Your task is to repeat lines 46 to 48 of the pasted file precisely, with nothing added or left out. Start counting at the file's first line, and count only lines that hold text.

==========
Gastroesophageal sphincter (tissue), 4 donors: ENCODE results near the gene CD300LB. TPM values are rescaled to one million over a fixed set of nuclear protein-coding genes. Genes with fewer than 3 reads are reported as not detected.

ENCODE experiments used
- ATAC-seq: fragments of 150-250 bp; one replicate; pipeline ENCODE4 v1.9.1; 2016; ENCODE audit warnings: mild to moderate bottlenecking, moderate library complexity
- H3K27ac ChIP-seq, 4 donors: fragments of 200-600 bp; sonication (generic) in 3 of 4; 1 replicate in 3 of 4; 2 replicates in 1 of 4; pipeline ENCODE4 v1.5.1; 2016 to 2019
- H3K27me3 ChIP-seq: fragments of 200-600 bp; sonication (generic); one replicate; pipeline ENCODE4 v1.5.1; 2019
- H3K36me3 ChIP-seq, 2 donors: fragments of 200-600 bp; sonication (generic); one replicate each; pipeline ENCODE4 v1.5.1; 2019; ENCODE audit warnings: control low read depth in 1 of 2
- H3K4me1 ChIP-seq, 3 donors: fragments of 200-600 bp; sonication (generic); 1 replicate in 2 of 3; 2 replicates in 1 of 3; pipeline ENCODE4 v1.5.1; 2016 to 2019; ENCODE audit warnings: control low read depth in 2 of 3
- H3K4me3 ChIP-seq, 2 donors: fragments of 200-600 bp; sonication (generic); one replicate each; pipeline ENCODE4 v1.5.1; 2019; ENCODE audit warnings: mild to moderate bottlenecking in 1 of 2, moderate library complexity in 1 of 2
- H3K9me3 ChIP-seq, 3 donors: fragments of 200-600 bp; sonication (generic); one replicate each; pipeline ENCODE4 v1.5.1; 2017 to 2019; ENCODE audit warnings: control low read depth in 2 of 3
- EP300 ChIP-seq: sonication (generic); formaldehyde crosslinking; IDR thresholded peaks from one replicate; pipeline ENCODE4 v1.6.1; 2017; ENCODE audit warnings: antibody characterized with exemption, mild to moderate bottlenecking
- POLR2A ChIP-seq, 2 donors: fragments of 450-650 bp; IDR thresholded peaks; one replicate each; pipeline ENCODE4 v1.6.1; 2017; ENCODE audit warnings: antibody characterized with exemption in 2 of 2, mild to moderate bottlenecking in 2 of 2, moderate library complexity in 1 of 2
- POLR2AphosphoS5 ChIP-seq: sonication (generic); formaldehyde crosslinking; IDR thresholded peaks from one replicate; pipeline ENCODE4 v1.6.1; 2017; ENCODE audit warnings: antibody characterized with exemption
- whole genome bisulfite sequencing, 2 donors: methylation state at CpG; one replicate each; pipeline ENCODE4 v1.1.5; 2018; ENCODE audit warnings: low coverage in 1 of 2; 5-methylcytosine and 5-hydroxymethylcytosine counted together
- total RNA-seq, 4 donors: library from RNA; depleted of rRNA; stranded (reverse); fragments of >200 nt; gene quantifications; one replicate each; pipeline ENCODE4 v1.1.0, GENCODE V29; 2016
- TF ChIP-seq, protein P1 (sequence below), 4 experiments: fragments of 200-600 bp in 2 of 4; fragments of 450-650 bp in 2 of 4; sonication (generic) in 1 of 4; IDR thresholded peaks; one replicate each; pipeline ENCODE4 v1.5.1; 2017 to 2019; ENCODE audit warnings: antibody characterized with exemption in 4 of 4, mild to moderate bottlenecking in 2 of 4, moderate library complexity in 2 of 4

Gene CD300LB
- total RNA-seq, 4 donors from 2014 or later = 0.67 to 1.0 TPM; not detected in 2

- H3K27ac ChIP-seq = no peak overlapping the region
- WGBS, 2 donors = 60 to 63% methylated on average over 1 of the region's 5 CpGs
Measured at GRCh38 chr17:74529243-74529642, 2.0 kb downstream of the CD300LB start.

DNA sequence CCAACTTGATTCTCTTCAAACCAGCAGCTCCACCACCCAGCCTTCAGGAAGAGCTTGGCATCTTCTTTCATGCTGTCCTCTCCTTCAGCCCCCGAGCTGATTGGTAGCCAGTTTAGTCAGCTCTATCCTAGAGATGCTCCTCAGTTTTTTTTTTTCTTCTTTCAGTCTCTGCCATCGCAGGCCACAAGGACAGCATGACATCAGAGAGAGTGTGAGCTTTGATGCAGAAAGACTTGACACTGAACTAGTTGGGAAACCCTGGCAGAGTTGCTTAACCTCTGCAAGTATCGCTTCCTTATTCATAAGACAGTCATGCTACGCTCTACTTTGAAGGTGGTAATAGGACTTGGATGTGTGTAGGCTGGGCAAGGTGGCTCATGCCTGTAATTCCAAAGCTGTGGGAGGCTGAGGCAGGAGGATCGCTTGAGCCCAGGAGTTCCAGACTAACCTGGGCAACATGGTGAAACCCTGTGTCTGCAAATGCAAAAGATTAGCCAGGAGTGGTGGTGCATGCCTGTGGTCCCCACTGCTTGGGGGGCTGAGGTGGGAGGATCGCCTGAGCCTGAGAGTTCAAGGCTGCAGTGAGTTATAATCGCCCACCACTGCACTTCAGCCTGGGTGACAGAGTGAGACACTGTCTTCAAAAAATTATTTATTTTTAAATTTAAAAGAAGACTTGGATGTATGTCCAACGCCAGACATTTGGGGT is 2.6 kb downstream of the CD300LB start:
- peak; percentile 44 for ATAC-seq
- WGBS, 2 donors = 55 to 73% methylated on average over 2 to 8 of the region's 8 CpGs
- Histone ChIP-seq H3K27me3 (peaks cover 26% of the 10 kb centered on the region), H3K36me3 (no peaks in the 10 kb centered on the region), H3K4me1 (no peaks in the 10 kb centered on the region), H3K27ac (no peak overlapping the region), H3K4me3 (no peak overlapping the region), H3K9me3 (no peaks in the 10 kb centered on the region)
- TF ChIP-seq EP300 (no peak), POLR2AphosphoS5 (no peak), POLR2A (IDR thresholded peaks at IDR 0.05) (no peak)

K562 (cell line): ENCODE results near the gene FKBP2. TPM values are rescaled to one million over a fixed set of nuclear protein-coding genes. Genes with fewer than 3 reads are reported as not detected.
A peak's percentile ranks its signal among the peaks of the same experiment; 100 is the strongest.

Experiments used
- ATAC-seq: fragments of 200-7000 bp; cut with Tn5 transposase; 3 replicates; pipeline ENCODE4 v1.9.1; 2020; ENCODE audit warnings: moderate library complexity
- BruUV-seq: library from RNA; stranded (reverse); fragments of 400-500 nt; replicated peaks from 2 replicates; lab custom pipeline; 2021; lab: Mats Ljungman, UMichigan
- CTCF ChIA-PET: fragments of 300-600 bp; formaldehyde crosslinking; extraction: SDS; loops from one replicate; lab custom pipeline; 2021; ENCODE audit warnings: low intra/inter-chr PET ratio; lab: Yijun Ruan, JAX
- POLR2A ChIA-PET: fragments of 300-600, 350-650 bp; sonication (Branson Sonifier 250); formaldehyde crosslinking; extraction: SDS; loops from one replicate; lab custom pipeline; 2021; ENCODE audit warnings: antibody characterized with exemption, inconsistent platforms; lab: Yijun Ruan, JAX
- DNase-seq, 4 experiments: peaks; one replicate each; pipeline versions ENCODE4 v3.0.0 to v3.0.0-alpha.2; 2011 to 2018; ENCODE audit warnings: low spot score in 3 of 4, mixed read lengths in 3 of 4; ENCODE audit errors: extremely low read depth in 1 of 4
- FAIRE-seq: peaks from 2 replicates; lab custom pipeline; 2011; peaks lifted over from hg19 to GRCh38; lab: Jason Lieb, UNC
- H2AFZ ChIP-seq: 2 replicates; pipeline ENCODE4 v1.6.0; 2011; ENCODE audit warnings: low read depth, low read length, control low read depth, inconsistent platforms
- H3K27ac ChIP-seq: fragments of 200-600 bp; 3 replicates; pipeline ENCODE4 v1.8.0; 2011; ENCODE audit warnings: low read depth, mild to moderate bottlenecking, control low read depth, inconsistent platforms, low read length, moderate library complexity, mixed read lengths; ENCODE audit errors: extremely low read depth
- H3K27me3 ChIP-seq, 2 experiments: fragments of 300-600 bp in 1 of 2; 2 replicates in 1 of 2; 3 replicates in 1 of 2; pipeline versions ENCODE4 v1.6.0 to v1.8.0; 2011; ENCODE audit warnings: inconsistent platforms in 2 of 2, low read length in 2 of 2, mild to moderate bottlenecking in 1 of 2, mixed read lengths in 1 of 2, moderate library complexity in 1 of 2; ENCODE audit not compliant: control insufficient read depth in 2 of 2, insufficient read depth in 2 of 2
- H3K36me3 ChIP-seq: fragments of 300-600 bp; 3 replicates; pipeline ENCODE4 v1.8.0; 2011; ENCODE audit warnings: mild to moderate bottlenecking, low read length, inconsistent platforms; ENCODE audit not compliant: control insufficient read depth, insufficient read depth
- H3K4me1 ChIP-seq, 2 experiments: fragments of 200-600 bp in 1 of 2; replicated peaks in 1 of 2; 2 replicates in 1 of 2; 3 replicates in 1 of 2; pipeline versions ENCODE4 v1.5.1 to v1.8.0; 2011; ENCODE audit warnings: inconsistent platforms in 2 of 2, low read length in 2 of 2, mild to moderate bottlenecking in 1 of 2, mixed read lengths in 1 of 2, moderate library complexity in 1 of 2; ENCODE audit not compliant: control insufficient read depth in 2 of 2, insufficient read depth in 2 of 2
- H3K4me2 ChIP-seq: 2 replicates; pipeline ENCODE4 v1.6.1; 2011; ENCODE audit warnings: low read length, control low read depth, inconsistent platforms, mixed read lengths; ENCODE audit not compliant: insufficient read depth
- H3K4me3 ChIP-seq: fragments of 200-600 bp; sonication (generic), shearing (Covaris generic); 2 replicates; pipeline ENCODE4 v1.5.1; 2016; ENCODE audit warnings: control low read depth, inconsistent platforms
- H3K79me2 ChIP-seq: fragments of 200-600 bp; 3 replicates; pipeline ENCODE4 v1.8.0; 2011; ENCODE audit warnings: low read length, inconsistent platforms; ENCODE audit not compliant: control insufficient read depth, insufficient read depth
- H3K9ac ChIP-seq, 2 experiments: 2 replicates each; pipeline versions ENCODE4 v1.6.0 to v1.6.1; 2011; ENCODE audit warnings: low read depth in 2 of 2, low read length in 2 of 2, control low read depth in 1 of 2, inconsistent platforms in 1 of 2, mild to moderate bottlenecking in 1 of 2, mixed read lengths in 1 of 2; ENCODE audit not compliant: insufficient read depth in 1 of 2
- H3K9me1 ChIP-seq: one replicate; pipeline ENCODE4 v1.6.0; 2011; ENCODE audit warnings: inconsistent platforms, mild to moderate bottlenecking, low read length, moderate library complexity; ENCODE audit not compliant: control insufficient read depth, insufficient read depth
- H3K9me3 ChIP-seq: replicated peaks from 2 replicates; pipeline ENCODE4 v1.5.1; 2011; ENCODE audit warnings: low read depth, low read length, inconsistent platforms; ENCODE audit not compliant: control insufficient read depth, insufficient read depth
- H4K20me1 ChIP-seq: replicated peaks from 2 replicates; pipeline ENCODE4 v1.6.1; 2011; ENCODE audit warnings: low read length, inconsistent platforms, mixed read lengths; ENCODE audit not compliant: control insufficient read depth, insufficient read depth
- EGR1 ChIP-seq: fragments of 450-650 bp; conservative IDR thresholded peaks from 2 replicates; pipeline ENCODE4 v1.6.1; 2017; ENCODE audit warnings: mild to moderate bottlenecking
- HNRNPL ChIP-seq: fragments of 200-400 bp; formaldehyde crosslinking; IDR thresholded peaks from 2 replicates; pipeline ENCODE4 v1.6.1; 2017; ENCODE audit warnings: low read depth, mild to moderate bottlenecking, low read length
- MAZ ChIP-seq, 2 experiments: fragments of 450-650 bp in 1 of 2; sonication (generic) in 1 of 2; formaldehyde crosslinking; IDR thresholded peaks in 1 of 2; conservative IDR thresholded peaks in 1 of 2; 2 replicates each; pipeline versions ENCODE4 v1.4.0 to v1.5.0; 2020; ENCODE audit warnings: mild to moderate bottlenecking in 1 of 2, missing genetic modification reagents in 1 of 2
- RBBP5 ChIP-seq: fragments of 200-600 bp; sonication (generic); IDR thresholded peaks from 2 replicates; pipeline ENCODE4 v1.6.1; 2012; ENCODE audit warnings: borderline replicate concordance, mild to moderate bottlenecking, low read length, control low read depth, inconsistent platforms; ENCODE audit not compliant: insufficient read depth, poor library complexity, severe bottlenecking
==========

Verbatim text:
- H4K20me1 ChIP-seq: replicated peaks from 2 replicates; pipeline ENCODE4 v1.6.1; 2011; ENCODE audit warnings: low read length, inconsistent platforms, mixed read lengths; ENCODE audit not compliant: control insufficient read depth, insufficient read depth
- EGR1 ChIP-seq: fragments of 450-650 bp; conservative IDR thresholded peaks from 2 replicates; pipeline ENCODE4 v1.6.1; 2017; ENCODE audit warnings: mild to moderate bottlenecking
- HNRNPL ChIP-seq: fragments of 200-400 bp; formaldehyde crosslinking; IDR thresholded peaks from 2 replicates; pipeline ENCODE4 v1.6.1; 2017; ENCODE audit warnings: low read depth, mild to moderate bottlenecking, low read length